Southport Beach find: Jewelry has familiar ring for N.Y. woman
FAIRFIELD — Officer Tony Krushinski works in the patrol division at the town’s police department, but he used some detective skills recently by tracking down the owner of a class ring lost more than 30 years ago.
It was several weeks ago, when Krushinski was walking Southport beach with his metal detector, a hobby picked up about five years ago. Buried under the sand, he discovered a gold ring with a crest and a name engraved inside it.
Krushinski began his search online, looking at the crests used by colleges like Fairfield, Sacred Heart and Fordham universities. None matched the ring, which did not have a school name on it.
He turned to a metal-detecting website, posting a photo of the 14 karat gold ring, looking for help from fellow enthusiasts.
“Somebody said, ‘Try Kent School,’ and sure enough, it matched,” Krushinski said. He called the school and gave them the name engraved on the inside of the ring — Andrea Mott — and the year, 1981. The school sent Krushinski’s contact information to Andrea Mott, who is now Andrea Sievert and living in Woodbury, N.Y.
“It is such an unbelievable story,” said Sievert. She said she never expected to see the class ring, which she lost soon after getting it, again. “I was visiting my boyfriend, who lived in Westport.” She remembered going to a beach, but wasn’t sure if it was in Westport or Fairfield. “I was visiting him from Long Island.”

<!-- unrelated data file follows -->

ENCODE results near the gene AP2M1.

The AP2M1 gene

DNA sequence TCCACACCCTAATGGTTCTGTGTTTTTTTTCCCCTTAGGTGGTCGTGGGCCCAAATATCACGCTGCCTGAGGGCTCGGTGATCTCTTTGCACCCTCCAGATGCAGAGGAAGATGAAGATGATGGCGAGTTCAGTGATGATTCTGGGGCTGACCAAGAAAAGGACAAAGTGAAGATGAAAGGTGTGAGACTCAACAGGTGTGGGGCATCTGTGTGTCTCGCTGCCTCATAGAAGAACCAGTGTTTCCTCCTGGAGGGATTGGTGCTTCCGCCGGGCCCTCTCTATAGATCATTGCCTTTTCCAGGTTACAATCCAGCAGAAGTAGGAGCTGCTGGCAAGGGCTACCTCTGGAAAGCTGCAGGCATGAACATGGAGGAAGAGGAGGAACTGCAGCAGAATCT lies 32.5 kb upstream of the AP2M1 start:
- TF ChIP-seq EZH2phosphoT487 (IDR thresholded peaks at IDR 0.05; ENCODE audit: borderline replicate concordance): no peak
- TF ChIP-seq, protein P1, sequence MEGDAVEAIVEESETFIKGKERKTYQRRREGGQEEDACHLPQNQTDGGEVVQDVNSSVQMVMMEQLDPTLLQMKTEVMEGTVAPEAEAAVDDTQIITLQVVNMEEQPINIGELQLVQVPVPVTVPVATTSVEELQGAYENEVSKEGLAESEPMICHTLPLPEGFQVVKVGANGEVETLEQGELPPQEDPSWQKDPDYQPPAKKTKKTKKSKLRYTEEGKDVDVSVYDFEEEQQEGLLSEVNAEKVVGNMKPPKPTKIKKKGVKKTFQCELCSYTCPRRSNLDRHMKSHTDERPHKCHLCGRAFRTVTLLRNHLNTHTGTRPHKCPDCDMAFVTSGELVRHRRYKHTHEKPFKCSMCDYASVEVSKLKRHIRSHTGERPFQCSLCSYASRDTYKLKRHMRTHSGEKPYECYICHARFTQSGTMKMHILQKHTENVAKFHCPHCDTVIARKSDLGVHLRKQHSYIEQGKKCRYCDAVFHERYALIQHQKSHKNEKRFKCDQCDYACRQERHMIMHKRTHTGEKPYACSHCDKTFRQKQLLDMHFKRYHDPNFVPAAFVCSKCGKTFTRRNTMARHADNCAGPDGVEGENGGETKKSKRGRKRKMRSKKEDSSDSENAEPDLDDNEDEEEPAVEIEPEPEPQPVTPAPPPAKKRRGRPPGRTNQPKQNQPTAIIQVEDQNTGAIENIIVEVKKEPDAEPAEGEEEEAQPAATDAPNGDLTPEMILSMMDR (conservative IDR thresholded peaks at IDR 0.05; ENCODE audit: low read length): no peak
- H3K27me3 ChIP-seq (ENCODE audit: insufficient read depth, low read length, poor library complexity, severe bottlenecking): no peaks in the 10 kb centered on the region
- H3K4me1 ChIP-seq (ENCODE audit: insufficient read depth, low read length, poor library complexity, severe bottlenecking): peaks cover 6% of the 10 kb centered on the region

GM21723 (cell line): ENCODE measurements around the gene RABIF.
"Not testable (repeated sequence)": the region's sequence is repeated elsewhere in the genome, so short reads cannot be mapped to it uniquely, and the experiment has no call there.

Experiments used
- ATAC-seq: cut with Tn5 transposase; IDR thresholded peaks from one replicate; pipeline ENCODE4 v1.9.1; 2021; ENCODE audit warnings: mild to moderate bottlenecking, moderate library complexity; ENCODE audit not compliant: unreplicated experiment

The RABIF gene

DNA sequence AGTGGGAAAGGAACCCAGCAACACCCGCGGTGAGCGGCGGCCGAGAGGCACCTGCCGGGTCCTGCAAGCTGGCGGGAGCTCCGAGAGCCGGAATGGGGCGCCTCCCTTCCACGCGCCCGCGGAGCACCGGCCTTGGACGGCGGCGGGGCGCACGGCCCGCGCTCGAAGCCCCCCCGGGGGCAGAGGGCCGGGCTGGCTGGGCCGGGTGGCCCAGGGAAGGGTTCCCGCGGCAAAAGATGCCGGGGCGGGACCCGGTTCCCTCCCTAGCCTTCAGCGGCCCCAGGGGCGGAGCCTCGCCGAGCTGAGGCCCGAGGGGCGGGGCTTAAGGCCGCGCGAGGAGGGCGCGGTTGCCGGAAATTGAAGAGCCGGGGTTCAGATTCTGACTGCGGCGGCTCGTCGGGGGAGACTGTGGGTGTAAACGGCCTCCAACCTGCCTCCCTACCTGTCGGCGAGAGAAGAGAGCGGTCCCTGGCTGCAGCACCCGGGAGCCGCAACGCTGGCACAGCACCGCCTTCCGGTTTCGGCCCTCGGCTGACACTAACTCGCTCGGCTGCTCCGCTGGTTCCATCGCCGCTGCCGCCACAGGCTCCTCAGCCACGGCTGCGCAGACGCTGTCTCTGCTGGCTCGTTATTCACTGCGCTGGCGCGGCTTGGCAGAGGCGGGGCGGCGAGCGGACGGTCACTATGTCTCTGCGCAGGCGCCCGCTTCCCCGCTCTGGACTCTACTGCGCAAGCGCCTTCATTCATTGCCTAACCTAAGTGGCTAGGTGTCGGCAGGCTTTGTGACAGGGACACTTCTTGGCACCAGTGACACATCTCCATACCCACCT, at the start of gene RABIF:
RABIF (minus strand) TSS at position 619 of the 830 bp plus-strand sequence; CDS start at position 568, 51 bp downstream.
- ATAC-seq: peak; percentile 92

Southport Beach sits on the Fairfield-Westport town line.
Sievert said she cannot believe Krushinski went to such lengths to find the ring’s owner, which Krushinski said was in surprisingly good condition for having been lost on the beach for three decades.
Krushinski put the ring in the mail last weekend, and on Tuesday, Sievert said she was eagerly awaiting its arrival.
The class ring is probably the best of his finds, Krushinski said. “I’ve also found a Tiffany ring and a woman’s watch, but mostly loose change,” he said.
“It’s a hobby I do,” Krushinski said, but said the Saturday he found Sievert’s ring was only the second time he had been to the beach this summer. He said metal detecting was something he had known about, and he decided about five years ago to take it up. Krushinski said he went to Hobbytown on the Post Road and bought his metal detector.
The detector gives off different tones, depending on the different metals it hits on, he said.
“The higher the tone, the better the find,” he said.